Stampeding – If seals rush quickly into the sea, a serious disturbance event has occurred which can lead to gashed bellies and ripped out claws.
Tombstoning – If a seal is well above the water line and feels threatened, it may throw itself from a great height into the sea. This is extremely dangerous for both seals and people, and can result in broken jaws and ribs which can be fatal.
Flipper splashing and vocalisation – this is a seal’s way of telling you that you are too close, and it is feeling threatened.
Crash diving – If suddenly distracted whilst feeding in the water, a seal may immediately crash dive. This is a common sign of distress that can alter their oxygen levels, as they will not be fully prepared for the dive and their heart will be racing. It is very important that swimming seals are not disturbed, as this can cause them to stop feeding, impacting their energy supply.
Which seals are worst affected?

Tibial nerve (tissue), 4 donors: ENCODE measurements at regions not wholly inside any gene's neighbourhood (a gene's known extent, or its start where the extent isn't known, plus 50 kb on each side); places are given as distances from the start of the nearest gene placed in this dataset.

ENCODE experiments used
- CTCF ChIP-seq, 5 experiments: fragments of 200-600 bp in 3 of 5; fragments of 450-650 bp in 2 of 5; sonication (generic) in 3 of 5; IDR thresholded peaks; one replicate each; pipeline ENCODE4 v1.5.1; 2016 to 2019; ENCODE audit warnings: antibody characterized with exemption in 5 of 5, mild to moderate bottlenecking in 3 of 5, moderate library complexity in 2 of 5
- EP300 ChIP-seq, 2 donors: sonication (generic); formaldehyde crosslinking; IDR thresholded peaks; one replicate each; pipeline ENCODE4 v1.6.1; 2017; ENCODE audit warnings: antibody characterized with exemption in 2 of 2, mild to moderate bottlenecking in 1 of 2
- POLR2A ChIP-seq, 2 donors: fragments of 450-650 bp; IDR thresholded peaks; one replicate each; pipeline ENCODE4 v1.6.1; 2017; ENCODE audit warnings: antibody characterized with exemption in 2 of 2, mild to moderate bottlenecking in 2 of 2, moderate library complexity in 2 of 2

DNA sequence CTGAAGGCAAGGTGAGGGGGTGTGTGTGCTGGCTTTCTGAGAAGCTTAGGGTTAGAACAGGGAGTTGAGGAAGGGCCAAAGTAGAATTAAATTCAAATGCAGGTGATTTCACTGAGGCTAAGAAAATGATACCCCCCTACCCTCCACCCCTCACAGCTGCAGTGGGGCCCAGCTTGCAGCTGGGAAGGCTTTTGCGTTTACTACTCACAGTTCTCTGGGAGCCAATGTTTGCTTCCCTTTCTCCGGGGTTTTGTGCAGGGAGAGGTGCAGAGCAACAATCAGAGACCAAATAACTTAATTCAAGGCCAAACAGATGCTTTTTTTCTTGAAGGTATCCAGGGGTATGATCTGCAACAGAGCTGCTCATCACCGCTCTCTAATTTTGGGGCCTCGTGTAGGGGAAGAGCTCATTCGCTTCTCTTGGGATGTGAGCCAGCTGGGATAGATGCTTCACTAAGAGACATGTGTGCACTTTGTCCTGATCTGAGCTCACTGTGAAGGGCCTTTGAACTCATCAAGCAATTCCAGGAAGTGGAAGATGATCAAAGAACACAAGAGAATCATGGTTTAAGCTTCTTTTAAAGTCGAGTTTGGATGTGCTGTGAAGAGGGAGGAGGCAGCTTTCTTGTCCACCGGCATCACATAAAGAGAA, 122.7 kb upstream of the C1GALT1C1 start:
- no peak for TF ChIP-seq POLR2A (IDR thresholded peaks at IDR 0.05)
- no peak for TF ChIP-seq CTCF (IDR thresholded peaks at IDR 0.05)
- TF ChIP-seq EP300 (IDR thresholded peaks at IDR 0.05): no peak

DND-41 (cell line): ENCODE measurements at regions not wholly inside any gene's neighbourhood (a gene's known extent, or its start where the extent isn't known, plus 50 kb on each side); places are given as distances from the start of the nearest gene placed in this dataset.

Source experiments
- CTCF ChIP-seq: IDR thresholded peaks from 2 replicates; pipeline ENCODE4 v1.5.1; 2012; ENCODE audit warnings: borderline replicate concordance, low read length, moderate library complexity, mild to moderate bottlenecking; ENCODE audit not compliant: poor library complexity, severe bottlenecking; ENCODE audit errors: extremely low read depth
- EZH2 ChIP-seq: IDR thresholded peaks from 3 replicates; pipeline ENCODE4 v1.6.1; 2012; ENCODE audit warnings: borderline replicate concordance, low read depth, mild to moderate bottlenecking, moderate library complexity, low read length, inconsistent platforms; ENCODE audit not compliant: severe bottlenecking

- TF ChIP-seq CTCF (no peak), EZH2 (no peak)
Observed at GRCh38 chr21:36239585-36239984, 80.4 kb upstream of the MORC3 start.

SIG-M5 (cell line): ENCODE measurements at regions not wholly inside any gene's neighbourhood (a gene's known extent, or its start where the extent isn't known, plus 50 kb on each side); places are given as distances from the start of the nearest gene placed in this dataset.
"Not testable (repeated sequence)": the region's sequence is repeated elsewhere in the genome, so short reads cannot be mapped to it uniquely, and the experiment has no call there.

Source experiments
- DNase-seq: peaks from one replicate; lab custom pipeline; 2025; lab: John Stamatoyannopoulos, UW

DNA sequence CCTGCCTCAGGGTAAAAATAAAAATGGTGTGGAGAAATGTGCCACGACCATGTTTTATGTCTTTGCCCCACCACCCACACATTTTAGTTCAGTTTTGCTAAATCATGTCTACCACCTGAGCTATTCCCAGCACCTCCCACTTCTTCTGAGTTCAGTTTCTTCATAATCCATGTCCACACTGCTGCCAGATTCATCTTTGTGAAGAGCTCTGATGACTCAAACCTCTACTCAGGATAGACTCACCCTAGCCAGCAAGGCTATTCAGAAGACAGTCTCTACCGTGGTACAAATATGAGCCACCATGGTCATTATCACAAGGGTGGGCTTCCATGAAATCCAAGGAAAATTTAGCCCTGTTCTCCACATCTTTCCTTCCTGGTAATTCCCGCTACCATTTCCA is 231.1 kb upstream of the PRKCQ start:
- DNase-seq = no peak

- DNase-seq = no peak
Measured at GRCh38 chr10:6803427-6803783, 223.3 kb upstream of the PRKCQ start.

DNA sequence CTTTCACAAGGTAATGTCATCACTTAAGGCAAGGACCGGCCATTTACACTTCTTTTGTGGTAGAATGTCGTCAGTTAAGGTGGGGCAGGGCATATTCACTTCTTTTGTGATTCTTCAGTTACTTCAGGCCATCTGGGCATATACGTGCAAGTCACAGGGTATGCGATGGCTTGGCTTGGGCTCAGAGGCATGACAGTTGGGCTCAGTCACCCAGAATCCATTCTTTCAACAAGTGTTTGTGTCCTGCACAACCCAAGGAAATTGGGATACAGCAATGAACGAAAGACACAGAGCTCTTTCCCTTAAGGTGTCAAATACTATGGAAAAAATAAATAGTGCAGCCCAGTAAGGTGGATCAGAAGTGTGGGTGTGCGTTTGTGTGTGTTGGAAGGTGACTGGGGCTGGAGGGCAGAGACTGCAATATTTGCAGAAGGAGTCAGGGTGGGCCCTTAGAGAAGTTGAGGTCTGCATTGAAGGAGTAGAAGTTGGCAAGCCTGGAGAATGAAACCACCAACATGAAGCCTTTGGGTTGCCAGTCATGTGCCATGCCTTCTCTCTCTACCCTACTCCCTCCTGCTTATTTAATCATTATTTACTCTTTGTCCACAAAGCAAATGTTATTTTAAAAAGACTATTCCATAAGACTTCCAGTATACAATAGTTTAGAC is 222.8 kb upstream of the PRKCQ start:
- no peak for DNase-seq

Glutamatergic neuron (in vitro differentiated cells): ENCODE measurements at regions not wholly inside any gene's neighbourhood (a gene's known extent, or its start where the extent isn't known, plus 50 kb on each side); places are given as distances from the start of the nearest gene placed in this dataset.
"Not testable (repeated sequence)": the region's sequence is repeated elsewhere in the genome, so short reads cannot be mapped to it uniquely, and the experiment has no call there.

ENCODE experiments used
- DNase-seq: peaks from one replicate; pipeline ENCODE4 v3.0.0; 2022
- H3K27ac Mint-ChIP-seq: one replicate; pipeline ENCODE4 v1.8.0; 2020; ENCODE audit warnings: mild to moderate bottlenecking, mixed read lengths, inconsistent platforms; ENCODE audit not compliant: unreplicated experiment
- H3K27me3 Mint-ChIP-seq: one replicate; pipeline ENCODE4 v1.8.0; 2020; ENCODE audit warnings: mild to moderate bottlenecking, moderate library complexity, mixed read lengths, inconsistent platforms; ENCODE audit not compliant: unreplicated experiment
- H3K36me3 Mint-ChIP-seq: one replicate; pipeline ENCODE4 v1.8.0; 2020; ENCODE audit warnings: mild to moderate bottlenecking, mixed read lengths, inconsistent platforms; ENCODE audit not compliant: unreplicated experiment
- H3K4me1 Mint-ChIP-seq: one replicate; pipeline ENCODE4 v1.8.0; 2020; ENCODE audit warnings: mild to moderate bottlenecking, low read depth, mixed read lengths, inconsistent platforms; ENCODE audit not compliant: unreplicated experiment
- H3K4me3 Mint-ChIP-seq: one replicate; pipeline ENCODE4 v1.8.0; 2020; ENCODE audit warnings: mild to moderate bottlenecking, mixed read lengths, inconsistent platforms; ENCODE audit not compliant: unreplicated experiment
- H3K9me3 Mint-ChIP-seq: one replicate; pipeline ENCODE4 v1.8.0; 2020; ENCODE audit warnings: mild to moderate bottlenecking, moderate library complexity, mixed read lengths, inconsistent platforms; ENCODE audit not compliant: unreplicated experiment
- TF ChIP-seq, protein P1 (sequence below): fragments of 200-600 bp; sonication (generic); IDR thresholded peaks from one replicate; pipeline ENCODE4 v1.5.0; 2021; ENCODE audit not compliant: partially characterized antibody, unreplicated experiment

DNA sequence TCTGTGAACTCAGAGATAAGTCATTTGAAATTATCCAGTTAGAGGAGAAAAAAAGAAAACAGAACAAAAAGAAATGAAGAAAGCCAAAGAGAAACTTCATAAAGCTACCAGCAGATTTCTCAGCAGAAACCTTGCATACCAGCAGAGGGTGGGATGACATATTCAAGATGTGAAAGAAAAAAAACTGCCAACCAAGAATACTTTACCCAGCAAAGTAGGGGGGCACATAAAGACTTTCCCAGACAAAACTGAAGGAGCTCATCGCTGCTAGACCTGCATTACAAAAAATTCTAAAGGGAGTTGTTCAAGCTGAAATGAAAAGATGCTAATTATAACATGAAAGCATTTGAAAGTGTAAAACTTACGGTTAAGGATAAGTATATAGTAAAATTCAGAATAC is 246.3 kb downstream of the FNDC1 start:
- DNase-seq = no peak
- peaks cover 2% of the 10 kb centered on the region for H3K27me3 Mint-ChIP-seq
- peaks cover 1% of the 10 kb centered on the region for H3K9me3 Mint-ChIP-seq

Pregnant and pupping females: In the summer months, common seals will be having their pups and grey seals are heavily pregnant. This coincides with many coastal areas being at their busiest. Rushing over sharp rocks can have severe long-term impacts on unborn pups that are not immediately visible.
Pups: Mothers who waste energy fleeing from disturbance cannot pass on the nutrients their young need, and the chances of the pups surviving their first winter are drastically reduced.
Juveniles: With fewer fat reserves, they must conserve energy whenever they can. Younger seals are usually more skittish and so are vulnerable to wasting energy when fleeing from people.
Dominant beachmaster males: these males feed heavily in the summer, enabling them to fast for up to 3 months in the autumn. They do this to protect their pupping females without starving, however disturbance compromises their energy levels and impacts their chances of survival.
The effects of disturbance are often invisible but are always a waste of energy for seals. Some of the physiological impacts of disturbance include increased stress and cortisol levels, a rapid heartbeat, increased breathing rate, cold water shock, cracked ribs, damaged and ripped claws, open wounds, and long-term impacts on unborn and new-born pups as well as moulted pups who are still teaching themselves to feed.
What to do: